Butler emerged as Baylor’s leading scorer in 2019/20 as a sophomore, averaging 16.0 PPG, 3.2 RPG, 3.1 APG, and 1.6 SPG in 30 games (30.4 MPG). He also showed improvement on his outside shot, making 38.1% of 6.7 three-point attempts per contest. He came in at No. 46 on Givony’s top-100 list at ESPN.com, making him a strong candidate to be drafted had he decided to go pro.

Meanwhile, Michigan State swingman Aaron Henry has also decided to withdraw from the draft after testing the waters, as Givony writes in a separate story. Henry had been the No. 55 prospect on ESPN’s big board.

Henry’s numbers as a sophomore in 2019/20 were somewhat modest — 10.0 PPG, 4.6 RPG, and 2.9 APG in 30 games (29.1 MPG). However, Givony describes him as a “long, athletic wing with strong two-way potential” and points out that he’s in position to take on a larger role for a Spartans team that won’t have Cassius Winston back next season.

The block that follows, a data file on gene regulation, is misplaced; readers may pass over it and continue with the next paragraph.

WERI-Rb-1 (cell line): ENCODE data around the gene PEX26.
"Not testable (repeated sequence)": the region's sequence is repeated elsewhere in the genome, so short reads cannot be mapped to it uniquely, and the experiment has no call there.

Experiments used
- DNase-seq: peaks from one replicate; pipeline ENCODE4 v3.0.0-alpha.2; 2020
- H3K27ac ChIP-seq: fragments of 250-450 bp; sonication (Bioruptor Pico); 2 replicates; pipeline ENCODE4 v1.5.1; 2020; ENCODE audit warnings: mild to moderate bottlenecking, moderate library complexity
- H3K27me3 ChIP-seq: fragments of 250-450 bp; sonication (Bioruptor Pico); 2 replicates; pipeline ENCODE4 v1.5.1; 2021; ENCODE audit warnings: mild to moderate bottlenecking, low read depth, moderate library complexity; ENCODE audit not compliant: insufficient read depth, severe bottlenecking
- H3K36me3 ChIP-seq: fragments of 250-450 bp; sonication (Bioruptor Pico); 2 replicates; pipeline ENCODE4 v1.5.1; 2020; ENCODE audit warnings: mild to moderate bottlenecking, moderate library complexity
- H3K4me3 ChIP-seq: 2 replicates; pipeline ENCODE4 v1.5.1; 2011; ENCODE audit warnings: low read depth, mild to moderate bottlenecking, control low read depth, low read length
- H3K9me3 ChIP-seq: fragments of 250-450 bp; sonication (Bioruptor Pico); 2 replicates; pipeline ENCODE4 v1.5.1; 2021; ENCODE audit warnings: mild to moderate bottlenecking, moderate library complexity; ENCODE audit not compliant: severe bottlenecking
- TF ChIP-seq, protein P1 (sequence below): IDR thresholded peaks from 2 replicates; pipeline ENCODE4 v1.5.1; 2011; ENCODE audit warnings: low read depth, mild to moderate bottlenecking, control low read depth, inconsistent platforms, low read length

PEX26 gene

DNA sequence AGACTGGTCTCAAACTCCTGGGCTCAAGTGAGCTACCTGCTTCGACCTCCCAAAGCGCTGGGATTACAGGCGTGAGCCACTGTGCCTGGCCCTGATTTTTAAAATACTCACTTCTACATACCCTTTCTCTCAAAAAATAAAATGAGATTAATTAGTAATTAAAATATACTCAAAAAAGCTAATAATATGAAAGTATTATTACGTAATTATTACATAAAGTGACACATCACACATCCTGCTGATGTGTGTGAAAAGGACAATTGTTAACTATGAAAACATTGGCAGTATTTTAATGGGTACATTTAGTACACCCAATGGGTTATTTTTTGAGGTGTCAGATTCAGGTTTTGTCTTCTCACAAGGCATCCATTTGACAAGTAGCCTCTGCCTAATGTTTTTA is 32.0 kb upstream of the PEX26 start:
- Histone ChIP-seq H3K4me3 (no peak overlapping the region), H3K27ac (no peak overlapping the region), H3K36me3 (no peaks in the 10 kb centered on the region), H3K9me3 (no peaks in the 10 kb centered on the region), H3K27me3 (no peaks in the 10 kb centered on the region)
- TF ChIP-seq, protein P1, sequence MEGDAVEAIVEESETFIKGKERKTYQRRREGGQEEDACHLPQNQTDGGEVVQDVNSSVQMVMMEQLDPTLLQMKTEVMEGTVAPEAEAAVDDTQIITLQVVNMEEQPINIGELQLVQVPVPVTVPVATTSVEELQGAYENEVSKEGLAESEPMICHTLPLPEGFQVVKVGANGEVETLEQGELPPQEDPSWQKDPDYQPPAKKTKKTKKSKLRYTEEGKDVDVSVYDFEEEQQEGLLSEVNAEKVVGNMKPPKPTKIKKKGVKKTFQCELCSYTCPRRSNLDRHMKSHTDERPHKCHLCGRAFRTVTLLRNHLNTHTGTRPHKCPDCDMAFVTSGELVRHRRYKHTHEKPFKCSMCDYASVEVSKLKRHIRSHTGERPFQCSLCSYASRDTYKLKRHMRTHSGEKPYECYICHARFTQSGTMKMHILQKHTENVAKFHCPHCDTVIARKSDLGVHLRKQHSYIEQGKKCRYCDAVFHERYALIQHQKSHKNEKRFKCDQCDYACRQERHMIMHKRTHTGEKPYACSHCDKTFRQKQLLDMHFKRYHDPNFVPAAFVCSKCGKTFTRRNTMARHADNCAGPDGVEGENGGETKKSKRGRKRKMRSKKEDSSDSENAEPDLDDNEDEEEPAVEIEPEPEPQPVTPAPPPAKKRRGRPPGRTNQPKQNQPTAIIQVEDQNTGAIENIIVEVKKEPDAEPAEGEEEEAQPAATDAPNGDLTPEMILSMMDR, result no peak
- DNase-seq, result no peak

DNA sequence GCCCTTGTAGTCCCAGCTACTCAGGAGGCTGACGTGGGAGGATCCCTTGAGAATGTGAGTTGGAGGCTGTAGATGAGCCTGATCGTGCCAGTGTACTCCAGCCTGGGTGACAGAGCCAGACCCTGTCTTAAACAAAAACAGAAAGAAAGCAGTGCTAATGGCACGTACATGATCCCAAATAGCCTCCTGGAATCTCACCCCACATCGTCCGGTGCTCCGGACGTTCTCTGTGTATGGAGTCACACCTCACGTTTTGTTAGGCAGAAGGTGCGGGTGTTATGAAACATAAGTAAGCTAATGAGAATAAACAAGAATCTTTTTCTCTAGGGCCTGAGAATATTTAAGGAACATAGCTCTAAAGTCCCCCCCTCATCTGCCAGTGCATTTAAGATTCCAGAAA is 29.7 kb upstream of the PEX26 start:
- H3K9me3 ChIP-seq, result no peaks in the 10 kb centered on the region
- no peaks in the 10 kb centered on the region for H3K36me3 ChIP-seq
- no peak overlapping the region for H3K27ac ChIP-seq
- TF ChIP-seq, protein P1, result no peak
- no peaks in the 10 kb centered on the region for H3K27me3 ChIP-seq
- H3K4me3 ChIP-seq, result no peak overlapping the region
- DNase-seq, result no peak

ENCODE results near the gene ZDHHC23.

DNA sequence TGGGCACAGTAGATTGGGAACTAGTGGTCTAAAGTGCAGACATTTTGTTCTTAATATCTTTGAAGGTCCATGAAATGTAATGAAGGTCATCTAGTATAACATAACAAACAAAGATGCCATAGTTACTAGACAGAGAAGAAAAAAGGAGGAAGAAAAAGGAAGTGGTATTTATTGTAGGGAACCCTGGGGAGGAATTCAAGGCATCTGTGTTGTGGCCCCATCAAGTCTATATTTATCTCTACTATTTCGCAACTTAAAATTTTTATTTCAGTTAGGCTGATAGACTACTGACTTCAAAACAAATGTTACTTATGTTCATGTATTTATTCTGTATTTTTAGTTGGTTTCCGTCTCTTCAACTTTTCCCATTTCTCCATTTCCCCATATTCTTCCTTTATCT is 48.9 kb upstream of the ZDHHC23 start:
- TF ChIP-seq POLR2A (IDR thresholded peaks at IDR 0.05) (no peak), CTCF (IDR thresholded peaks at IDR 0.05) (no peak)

“Cassius leaves big shoes to fill. He was asked to do everything for Michigan State,” Henry told ESPN. “I’m hoping to step into a bigger role with the ball in my hands. Things will definitely look different. Everyone is going to need to step up and be a piece to the puzzle. NBA teams want to see me in a bigger role. They want to see me be the man on a team. I’m not afraid of that. Let’s get to it.”

Here are a few more early entrants who tested the waters and have now pulled out of the draft ahead of Monday’s withdrawal deadline:

Draft Notes: McClung, Henry, Big Boards